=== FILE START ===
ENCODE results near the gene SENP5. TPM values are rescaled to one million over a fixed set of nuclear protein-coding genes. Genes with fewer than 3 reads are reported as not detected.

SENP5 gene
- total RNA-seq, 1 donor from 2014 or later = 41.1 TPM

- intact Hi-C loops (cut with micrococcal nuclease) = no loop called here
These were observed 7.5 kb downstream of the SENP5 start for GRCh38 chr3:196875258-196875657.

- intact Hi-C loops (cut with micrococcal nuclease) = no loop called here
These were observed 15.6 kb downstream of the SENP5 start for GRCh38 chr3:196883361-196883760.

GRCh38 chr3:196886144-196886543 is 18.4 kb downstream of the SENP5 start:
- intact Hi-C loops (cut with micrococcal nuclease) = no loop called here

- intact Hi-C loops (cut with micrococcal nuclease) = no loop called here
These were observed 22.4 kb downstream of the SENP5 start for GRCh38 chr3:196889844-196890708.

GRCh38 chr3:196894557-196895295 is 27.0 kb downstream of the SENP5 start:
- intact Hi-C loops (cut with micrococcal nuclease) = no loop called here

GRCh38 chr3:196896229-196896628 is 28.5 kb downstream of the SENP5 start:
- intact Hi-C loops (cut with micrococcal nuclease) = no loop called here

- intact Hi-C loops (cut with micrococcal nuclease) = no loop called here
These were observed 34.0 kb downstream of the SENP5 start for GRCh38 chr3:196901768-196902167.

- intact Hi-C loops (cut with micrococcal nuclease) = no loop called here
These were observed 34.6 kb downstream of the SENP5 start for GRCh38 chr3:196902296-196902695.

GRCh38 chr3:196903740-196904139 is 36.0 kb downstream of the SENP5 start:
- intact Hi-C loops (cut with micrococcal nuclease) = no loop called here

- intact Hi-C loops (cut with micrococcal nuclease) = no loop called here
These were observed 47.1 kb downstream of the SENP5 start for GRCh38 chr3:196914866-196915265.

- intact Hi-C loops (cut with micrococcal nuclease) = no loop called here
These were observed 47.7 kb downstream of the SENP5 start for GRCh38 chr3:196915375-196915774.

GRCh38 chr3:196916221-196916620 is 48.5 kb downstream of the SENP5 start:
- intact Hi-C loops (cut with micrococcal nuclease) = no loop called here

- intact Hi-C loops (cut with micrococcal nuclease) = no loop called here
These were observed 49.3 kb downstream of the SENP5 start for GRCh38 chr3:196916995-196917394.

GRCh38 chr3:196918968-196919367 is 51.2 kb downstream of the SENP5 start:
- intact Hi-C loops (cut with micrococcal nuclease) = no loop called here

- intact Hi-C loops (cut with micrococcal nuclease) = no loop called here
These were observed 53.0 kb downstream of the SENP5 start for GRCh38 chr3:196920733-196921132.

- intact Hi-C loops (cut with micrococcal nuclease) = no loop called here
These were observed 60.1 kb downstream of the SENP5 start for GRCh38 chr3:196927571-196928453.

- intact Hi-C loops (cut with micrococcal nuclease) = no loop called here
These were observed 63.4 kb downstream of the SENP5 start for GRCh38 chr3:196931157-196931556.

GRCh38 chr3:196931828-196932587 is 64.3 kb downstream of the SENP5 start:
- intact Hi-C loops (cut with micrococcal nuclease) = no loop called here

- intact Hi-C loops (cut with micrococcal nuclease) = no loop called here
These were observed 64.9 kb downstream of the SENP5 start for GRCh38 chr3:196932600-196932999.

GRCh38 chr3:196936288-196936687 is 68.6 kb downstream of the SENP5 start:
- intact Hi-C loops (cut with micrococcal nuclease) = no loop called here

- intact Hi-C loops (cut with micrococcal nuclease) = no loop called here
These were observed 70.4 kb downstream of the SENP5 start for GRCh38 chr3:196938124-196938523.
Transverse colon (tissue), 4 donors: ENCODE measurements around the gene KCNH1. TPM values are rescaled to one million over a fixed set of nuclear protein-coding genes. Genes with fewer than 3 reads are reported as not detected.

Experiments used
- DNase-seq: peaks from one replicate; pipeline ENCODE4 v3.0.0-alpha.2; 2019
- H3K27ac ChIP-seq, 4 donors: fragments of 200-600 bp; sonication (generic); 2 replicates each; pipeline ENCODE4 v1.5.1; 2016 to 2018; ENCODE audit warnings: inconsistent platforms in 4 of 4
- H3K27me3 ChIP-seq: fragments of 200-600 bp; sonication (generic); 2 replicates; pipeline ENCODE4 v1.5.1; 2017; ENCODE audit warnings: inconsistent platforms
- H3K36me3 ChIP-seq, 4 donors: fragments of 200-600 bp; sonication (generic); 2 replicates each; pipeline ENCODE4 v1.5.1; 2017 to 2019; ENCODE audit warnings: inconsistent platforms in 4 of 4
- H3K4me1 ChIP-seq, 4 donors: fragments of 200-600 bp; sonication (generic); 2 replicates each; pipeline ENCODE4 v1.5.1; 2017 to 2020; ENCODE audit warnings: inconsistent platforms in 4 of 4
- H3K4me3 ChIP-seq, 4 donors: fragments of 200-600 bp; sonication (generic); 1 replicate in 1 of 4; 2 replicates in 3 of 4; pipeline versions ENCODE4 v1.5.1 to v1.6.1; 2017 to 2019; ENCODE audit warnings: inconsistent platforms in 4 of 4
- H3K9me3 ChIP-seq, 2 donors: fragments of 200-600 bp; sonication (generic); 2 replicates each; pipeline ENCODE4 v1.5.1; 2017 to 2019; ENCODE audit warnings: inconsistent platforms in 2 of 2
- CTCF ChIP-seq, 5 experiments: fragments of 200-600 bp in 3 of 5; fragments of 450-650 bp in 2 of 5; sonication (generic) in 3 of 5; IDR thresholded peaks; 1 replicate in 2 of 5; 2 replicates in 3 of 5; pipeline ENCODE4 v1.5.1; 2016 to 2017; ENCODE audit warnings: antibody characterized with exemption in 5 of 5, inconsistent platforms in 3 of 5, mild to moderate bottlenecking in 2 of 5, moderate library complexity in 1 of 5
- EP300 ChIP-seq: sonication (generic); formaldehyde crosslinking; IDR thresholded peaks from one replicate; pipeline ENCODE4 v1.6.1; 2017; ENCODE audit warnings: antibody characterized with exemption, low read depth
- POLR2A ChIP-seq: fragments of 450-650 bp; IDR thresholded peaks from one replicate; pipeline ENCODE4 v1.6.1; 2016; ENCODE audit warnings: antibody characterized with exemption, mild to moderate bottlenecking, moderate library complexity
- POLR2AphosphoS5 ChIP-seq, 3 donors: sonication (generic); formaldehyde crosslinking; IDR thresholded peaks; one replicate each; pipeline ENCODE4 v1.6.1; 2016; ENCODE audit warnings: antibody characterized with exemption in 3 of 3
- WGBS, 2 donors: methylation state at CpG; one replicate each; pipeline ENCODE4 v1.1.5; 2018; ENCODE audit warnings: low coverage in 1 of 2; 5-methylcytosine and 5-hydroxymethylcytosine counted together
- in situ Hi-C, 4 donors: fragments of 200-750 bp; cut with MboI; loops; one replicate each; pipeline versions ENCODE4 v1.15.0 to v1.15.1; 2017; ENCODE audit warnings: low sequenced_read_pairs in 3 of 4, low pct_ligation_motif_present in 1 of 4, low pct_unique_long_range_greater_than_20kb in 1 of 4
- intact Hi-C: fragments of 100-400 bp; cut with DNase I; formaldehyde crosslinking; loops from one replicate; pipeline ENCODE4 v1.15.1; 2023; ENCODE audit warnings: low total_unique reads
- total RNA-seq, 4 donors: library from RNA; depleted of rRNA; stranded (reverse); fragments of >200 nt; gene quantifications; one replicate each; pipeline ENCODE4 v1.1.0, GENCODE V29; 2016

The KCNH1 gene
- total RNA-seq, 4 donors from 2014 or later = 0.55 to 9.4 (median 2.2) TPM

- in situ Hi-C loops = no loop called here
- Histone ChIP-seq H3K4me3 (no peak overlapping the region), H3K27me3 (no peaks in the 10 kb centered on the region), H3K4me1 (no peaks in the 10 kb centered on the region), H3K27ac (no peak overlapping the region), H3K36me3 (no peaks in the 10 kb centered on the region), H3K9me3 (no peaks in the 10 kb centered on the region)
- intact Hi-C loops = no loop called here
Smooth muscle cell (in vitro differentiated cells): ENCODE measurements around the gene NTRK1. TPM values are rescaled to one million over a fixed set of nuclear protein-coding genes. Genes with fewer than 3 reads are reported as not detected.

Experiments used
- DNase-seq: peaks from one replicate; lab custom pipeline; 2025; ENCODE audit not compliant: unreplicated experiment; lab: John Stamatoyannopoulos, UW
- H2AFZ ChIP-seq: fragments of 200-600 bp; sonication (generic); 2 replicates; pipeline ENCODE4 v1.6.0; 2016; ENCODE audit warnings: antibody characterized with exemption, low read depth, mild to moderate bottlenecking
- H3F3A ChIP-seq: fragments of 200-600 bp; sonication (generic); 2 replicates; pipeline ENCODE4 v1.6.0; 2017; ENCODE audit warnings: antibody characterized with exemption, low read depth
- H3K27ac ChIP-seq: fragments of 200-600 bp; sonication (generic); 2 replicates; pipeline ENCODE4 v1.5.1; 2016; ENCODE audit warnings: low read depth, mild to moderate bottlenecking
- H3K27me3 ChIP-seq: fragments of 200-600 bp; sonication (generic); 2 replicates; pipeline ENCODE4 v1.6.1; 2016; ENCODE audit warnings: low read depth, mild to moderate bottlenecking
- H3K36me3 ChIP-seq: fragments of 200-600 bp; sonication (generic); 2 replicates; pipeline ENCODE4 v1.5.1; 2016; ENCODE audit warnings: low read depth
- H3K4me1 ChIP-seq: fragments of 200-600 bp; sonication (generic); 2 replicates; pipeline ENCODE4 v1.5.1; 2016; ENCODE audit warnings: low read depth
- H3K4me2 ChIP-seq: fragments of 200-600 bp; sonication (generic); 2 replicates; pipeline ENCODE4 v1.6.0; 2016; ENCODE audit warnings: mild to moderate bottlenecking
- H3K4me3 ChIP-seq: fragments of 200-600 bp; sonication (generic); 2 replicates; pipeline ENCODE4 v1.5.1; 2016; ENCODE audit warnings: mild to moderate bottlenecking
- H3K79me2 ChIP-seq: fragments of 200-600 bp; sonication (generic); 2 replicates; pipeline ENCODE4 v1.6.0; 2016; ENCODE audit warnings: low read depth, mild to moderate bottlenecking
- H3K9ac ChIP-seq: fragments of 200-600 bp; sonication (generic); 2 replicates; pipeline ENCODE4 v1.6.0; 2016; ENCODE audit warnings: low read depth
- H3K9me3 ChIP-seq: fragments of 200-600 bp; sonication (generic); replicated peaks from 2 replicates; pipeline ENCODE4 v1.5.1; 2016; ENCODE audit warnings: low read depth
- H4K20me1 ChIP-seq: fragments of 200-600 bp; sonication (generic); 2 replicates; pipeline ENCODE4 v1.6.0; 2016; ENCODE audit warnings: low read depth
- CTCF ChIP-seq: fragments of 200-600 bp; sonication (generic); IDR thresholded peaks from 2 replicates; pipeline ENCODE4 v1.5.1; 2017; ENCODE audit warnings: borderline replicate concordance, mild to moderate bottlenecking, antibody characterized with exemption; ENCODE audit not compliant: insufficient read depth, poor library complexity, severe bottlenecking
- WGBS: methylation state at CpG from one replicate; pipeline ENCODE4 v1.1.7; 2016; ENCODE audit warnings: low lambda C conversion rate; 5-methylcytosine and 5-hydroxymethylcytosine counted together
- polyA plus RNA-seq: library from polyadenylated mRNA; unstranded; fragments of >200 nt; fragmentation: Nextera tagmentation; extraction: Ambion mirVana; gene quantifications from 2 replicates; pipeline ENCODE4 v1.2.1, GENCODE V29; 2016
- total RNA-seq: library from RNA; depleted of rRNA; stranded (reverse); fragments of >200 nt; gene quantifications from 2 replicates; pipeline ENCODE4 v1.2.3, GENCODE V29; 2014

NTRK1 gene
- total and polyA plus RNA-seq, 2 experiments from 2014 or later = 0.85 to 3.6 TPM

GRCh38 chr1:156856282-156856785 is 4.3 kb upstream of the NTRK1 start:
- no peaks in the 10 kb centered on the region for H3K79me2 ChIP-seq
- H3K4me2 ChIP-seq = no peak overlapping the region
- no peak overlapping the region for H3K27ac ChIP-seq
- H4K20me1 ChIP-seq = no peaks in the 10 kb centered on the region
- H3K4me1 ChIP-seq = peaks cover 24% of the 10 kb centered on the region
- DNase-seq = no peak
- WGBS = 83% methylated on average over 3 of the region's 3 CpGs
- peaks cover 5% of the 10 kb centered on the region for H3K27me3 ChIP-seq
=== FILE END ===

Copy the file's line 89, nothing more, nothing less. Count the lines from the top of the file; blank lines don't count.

GRCh38 chr1:156856282-156856785 is 4.3 kb upstream of the NTRK1 start: